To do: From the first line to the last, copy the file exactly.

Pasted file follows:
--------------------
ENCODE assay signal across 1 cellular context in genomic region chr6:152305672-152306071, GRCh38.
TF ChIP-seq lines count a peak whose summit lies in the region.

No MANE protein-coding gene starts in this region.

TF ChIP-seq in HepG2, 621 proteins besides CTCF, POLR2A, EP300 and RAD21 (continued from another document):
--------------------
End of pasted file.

ENCODE assay signal across 1 cellular context in genomic region chr6:152305672-152306071, GRCh38.
TF ChIP-seq lines count a peak whose summit lies in the region.

No MANE protein-coding gene starts in this region.

TF ChIP-seq in HepG2, 621 proteins besides CTCF, POLR2A, EP300 and RAD21 (continued from another document):